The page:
Article Published September 2nd, 2020
This article was first published in the The Brussels Times
One of the EU’s key achievements is freedom of movement. Nearly 17 million EU citizens live in another EU member state and far more travel regularly within the EU for work, to study or simply to visit family and friends.
This top achievement also hides one of the greatest paradoxes of the EU. The EU prides itself as the home of democracy, solidarity and human rights. Yet when EU citizens cross borders within the EU many lose their civil and political rights.
An European Citizenship Initiative (ECI) campaign, Voters Without Borders, launched by the ECIT Foundation in Brussels on 1 September aims to remedy this. It calls for EU citizens to be fully enfranchised when they move to another member state, including the right to vote in regional and national elections and in referendums.
With the Commission preparing its tri-annual report on EU Citizenship and simultaneously seeking the views of Europeans on its Democracy Action Plan, the ECI initiative – named Voters Without Borders – is well-timed.
Tony Venables, Director of ECIT, explains: “We have one year to collect over 1 million signatures. We need a good start as the agenda is being set now, at the start of the Conference on the Future of Europe.”
Suzana Carp, a director of the civil rights group New Europeans, a partner in the ECI campaign, says: “An attractive feature of our campaign is that young people are running it, building on the mobilisation we achieved before the 2019 European elections.”
The ECI has support from across the political spectrum, with MEPs Damian Boeselager (Greens/Free Alliance Group), Victor Negrescu (Progressives), Karen Melchior (Renew) and Alain Lamassoure (EPP) all signing up for the launch.
One barrier the campaigners will need to overcome is the low level of participation by mobile EU citizens in relation to existing democratic rights. That is partly down to a lack of awareness – something the campaign seeks to address. Member states can also make it burdensome for mobile EU citizens, by putting additional barriers to democratic participation in place.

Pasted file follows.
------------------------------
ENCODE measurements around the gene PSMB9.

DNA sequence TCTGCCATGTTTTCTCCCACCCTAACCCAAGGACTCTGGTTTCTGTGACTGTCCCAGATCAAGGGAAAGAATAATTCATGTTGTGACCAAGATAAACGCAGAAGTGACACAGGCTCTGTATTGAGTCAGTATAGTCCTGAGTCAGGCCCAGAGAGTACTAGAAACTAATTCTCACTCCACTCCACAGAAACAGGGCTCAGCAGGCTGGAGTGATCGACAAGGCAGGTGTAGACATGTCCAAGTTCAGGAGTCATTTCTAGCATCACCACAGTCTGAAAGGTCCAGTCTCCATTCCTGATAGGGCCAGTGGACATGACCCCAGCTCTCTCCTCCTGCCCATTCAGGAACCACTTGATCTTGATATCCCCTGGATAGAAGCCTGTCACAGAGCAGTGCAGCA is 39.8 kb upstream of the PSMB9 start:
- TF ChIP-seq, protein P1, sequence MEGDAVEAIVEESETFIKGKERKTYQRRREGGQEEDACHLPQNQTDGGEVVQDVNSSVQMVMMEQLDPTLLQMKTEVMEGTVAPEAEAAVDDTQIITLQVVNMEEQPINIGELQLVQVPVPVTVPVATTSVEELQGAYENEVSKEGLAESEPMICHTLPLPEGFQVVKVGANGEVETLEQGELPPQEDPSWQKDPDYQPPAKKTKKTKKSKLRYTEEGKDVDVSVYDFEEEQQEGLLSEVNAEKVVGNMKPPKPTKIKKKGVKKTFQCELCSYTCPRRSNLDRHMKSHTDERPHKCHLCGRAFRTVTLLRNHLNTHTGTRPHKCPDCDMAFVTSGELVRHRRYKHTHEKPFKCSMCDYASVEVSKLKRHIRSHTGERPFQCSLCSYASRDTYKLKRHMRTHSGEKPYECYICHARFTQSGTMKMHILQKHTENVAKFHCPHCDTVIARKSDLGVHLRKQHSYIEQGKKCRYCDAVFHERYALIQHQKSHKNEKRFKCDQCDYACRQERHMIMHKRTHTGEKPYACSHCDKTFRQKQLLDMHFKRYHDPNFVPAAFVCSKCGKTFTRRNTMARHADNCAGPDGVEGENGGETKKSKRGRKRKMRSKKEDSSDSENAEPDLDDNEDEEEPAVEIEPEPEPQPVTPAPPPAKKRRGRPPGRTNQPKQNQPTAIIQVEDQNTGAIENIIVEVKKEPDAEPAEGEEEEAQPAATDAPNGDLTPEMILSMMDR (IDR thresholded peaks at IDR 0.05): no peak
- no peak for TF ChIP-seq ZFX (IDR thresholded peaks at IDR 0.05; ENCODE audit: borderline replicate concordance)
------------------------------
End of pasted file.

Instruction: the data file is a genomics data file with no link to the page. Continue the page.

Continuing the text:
The most famous example of this was the way 1.7 million voters (EU citizens in the UK and Britons abroad) were denied a vote in the European Parliamentary elections of 2019 as a result of the failure by the UK government to make timely provisions to ensure participation.
As well as demanding full political rights for mobile EU citizens, the campaigners are calling for seven further reforms, including:
– Sharing of data on turnout and registration
– Awareness raising obligations on member states
– Duty to inform mobile EU citizens individually in their own language
– Automatic voter registration in member state of residence
– Help desks and advice centres
– Sharing of best practice e.g. about e-voting and postal voting
– Outreach to minority and at risk groups
In a background paper, the campaigners point to countless anomalies and inconsistencies which undermine the notion of European citizenship as a clear and equal benefit to nationals of all EU member states.
A particular irony relates to referendums held, such as the one that led to the UK leaving the EU. The team note that of 121 referendums held in EU member states, 63 (more than half) have been to do with European matters. By definition these are likely to impact most on mobile EU citizens – but they are the ones who are excluded from the referendum itself!
Meanwhile many are scandalised by the so-called Golden Visa programmes practiced by Austria, Belgium, Bulgaria, Cyprus, France, Greece, Hungary, Ireland, Latvia, Lithuania, Malta, Portugal, which sell passports entitling foreigners to EU citizenship for investments ranging from €250,000 to €10 million.
The issue of voting rights in national elections for mobile EU citizens is a long-standing one. Some member states such as Italy and France encourage their diaspora to vote in national elections from abroad and even elect MPs to represent constituencies of their citizens living outside the national territory.
In recent years, participation in such elections has declined. Older generations have tended to want their civil and political rights linked to the member state of origin. But younger, more mobile citizens often feel a stronger sense of belonging to the city where they live and work and to the European project as a whole.
It will be interesting to see whether MEPs are open to the idea of expanding the franchise to give mobile EU citizens full political rights – a particularly poignant request given that many may not have been able to travel during the pandemic. Perhaps the strongest argument of all is the age-old one that there should be no taxation without representation.